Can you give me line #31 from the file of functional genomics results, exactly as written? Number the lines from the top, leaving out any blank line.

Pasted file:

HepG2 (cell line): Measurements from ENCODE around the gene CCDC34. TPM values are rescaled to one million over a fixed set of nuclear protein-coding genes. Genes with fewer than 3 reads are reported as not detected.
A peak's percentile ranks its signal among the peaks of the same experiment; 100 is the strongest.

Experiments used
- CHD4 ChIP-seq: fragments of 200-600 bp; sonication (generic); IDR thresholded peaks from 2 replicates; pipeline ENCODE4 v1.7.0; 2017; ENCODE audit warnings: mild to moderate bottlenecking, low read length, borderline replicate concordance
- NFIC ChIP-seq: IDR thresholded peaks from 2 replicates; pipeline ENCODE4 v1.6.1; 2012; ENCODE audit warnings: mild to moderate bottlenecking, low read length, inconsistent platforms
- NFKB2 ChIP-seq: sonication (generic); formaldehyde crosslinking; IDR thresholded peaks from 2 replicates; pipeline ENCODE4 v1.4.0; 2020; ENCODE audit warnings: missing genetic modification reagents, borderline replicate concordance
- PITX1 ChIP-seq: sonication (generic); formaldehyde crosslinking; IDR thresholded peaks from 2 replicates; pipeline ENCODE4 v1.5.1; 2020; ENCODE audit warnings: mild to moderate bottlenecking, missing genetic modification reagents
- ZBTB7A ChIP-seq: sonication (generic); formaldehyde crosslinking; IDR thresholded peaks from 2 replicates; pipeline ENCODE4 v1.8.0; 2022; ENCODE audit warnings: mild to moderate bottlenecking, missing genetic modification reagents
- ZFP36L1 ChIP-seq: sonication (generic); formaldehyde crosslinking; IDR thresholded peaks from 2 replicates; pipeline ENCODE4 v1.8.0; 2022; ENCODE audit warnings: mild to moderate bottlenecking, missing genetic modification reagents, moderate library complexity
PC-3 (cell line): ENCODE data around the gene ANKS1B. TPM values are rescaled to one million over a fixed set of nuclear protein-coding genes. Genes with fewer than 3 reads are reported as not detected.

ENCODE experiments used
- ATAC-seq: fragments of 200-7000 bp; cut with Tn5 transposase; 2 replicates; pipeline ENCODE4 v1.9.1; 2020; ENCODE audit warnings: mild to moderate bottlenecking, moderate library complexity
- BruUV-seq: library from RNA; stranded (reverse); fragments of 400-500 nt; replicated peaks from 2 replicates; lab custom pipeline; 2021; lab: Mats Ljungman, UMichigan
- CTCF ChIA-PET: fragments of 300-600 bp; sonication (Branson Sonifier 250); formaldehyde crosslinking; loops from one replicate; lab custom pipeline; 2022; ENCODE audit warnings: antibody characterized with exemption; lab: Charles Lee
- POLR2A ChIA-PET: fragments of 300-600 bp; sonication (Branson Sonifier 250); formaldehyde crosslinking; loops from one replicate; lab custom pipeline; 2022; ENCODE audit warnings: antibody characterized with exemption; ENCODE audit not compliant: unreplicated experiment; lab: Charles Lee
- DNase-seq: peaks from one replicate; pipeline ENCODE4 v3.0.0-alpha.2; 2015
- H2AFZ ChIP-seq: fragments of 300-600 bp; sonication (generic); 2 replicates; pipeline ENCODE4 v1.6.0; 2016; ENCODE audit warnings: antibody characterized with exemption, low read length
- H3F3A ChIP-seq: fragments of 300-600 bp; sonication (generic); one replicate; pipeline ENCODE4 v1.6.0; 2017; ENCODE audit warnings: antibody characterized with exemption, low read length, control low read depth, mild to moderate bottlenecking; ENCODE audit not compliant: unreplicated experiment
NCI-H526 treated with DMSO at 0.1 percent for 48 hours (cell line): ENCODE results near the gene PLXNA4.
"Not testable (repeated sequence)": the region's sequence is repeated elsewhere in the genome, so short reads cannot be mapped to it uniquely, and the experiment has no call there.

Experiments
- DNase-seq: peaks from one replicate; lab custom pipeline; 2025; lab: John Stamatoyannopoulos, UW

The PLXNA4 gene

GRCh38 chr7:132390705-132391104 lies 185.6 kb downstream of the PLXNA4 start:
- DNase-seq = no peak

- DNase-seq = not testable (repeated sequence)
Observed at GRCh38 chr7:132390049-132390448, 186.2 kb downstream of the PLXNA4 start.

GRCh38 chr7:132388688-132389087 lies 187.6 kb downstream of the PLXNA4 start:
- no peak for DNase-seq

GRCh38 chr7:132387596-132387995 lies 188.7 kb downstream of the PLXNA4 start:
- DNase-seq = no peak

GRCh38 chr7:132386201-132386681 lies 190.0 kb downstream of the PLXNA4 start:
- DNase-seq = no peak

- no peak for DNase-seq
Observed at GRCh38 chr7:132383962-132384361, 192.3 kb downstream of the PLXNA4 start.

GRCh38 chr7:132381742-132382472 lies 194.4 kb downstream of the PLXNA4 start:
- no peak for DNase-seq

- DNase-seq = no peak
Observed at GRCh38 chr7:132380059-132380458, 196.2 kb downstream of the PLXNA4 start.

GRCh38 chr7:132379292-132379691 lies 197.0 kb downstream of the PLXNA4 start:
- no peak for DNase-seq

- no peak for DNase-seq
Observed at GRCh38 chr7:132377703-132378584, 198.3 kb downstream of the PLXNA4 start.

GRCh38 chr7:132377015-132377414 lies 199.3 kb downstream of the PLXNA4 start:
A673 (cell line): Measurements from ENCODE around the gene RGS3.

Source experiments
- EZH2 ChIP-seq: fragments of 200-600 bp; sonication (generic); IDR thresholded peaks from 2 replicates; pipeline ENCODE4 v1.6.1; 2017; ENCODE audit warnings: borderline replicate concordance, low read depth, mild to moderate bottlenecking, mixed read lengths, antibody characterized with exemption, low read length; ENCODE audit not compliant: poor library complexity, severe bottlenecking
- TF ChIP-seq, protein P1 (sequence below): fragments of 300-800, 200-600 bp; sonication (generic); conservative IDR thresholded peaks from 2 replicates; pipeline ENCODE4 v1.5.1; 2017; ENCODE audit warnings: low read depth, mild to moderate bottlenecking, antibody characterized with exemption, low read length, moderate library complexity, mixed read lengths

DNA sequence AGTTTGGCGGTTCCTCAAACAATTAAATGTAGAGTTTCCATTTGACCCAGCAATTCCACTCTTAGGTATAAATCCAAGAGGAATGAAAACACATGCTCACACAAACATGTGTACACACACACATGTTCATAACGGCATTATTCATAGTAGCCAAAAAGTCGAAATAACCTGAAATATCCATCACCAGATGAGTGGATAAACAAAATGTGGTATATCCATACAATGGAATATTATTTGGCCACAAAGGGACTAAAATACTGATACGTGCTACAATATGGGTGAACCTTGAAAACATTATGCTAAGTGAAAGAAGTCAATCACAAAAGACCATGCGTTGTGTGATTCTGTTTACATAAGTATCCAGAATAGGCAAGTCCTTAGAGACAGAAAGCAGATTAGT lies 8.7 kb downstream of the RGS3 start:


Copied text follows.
- DNase-seq = no peak